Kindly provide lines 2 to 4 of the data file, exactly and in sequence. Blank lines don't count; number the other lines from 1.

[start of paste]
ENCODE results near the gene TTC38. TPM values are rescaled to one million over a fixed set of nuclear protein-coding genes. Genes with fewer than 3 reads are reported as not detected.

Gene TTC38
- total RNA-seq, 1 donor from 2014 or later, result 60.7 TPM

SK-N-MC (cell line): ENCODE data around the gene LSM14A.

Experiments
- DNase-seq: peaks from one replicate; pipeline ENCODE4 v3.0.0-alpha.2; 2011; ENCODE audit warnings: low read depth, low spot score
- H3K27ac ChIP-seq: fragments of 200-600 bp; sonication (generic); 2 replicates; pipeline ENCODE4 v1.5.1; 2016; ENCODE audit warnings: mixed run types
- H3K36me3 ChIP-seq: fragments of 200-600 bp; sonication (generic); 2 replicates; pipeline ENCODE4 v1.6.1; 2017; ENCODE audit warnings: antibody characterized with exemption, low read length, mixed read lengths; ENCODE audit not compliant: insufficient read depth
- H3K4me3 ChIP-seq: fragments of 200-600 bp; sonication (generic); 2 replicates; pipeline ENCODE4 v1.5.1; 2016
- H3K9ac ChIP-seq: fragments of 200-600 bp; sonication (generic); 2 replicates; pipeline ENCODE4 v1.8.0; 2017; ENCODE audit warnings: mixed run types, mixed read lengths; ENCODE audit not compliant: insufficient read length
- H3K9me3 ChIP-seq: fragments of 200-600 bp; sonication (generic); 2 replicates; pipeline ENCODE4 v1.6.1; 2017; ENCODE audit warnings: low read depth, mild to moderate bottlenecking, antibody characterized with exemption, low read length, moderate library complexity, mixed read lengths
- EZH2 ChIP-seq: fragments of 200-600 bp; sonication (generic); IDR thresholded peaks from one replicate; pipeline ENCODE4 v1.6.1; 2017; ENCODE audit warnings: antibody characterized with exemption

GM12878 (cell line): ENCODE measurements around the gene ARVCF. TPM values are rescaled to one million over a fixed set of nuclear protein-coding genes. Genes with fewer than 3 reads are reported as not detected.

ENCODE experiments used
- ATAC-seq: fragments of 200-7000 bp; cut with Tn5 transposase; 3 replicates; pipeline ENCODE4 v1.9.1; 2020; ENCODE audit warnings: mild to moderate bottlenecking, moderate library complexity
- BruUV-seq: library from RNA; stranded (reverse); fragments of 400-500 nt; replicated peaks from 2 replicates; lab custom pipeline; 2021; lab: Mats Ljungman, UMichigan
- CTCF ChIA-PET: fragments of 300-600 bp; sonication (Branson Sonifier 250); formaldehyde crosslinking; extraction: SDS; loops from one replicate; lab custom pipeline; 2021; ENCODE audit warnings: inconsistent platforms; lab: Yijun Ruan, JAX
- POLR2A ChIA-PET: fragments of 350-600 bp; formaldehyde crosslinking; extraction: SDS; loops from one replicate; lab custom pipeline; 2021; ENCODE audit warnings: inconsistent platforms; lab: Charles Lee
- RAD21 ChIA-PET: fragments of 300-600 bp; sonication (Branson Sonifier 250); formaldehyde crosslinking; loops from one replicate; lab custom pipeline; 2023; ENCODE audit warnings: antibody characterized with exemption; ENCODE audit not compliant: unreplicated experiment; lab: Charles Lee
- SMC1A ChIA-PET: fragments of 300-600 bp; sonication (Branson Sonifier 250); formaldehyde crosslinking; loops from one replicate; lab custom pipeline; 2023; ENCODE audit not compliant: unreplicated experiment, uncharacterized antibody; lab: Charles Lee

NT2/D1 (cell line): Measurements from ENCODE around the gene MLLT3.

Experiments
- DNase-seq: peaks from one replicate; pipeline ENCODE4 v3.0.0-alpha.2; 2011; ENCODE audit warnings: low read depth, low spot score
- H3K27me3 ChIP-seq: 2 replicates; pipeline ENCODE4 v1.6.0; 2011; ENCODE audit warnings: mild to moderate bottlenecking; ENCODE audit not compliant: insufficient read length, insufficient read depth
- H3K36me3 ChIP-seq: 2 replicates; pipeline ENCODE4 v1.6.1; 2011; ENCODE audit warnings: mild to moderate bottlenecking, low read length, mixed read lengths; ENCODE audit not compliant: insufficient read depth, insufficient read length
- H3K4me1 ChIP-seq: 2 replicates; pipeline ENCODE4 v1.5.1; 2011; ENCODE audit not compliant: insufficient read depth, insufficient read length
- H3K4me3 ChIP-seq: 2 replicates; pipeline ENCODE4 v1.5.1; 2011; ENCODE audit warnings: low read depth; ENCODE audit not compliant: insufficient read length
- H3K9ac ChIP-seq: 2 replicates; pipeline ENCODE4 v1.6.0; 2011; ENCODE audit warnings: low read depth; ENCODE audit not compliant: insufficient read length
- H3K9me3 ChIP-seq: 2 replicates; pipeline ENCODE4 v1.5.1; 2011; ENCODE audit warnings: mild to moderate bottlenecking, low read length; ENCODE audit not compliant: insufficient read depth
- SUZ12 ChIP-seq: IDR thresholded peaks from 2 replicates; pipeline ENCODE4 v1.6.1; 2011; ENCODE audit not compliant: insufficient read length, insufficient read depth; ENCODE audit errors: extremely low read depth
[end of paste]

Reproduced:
Gene TTC38
- total RNA-seq, 1 donor from 2014 or later, result 60.7 TPM

SK-N-MC (cell line): ENCODE data around the gene LSM14A.